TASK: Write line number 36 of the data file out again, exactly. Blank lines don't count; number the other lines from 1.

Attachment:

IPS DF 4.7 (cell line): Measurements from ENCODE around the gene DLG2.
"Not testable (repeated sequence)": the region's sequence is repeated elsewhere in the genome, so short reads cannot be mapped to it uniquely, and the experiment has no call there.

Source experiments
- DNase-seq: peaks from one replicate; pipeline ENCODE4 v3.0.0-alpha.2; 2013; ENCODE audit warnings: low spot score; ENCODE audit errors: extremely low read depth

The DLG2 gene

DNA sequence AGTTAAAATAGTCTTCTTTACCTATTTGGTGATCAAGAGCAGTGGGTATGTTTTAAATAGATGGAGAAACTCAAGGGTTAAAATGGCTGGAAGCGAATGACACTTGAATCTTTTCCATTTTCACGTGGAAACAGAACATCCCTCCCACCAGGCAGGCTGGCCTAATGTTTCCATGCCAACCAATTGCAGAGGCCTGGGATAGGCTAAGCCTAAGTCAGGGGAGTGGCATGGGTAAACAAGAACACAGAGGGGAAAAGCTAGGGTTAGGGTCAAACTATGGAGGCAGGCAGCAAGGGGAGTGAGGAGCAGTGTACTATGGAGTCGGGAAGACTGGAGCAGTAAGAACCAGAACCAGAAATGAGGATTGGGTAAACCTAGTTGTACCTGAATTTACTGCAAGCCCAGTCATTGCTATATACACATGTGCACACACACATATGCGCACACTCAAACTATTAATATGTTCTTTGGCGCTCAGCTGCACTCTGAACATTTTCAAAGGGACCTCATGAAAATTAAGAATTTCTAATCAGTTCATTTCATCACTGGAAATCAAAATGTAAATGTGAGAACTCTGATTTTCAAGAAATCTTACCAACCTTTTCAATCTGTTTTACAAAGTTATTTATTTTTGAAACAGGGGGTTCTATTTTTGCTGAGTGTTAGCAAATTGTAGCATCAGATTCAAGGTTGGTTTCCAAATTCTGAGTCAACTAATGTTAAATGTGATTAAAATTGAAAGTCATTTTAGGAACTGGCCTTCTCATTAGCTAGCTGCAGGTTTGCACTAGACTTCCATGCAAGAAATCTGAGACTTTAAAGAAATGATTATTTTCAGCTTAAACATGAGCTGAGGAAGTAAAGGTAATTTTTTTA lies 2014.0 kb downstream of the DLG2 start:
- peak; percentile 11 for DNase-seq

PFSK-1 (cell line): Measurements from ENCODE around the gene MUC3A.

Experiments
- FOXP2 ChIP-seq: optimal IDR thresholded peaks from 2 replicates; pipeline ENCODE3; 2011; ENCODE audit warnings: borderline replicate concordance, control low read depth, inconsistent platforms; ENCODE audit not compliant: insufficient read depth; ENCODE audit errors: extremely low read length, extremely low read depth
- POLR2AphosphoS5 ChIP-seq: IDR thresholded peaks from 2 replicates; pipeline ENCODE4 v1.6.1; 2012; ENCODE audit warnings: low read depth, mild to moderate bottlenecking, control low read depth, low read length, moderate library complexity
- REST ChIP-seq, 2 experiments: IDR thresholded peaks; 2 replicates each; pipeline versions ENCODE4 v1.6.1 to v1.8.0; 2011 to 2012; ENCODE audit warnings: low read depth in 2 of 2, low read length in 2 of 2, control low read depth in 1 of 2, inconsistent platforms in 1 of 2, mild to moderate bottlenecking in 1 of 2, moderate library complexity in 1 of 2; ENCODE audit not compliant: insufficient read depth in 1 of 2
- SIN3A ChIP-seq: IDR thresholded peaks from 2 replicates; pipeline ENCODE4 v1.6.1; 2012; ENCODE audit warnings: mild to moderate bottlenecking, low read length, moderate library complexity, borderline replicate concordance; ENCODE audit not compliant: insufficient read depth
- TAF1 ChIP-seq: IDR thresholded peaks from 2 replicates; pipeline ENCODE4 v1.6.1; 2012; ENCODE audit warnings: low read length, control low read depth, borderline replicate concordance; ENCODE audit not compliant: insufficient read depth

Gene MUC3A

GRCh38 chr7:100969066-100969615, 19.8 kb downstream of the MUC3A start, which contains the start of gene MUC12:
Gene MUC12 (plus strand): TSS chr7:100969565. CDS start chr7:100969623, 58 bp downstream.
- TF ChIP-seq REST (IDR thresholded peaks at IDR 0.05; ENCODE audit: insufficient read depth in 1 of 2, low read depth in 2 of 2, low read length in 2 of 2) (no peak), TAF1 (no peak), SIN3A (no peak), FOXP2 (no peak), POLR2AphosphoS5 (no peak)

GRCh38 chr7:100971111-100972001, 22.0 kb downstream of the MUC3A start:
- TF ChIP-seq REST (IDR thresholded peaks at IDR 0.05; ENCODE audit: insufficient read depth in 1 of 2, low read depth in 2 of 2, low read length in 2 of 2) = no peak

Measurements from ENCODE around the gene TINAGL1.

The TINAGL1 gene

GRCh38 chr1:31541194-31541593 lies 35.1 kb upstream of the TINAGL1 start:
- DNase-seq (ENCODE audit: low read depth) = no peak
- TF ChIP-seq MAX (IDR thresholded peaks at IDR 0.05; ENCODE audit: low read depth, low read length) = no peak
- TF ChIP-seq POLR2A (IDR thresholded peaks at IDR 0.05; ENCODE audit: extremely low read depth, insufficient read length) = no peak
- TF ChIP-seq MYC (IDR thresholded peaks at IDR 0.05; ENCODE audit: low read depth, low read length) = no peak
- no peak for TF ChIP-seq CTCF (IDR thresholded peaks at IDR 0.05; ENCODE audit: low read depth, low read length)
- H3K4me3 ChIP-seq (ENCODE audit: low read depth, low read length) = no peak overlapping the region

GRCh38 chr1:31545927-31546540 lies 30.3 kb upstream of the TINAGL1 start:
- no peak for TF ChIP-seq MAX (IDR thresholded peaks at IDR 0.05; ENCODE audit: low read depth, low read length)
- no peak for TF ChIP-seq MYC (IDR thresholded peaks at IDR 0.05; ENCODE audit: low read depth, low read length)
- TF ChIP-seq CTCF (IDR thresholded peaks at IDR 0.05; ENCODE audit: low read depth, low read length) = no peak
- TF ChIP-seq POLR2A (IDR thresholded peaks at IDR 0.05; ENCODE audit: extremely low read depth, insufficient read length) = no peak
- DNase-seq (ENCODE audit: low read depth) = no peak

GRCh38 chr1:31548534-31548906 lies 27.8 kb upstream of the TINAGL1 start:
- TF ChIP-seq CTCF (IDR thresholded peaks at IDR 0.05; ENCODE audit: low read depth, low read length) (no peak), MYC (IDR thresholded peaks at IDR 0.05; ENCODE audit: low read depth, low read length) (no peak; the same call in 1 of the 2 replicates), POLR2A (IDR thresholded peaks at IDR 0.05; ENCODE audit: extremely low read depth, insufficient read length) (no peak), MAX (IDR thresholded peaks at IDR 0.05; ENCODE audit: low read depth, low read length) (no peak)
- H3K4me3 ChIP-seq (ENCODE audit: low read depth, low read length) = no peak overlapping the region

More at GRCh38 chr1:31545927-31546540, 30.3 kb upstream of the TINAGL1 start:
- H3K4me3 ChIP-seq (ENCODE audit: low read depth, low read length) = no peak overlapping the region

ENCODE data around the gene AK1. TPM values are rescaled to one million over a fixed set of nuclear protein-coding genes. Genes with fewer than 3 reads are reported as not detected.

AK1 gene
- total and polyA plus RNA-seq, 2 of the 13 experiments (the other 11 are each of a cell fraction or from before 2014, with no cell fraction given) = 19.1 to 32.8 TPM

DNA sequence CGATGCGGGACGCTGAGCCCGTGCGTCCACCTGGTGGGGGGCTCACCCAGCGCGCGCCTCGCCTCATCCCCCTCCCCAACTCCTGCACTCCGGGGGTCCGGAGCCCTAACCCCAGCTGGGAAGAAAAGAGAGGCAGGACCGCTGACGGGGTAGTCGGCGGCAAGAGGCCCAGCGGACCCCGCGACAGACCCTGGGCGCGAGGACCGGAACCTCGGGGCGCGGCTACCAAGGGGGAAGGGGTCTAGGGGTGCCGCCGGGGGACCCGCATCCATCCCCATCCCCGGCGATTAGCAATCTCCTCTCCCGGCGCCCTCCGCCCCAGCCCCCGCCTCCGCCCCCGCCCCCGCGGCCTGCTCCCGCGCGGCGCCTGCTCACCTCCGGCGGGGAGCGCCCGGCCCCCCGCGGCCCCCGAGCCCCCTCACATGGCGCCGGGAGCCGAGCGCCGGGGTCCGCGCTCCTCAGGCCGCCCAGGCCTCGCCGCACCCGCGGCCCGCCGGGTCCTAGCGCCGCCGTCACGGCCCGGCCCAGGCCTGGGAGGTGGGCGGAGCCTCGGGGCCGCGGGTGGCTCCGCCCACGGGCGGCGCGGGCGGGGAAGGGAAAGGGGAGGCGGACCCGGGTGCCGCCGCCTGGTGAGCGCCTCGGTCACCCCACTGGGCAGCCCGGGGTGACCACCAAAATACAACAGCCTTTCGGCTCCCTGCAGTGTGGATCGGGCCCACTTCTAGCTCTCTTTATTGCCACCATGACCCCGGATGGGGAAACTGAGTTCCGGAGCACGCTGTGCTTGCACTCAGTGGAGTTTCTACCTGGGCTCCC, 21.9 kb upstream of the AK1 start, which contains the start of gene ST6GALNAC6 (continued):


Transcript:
GRCh38 chr1:31548534-31548906 lies 27.8 kb upstream of the TINAGL1 start: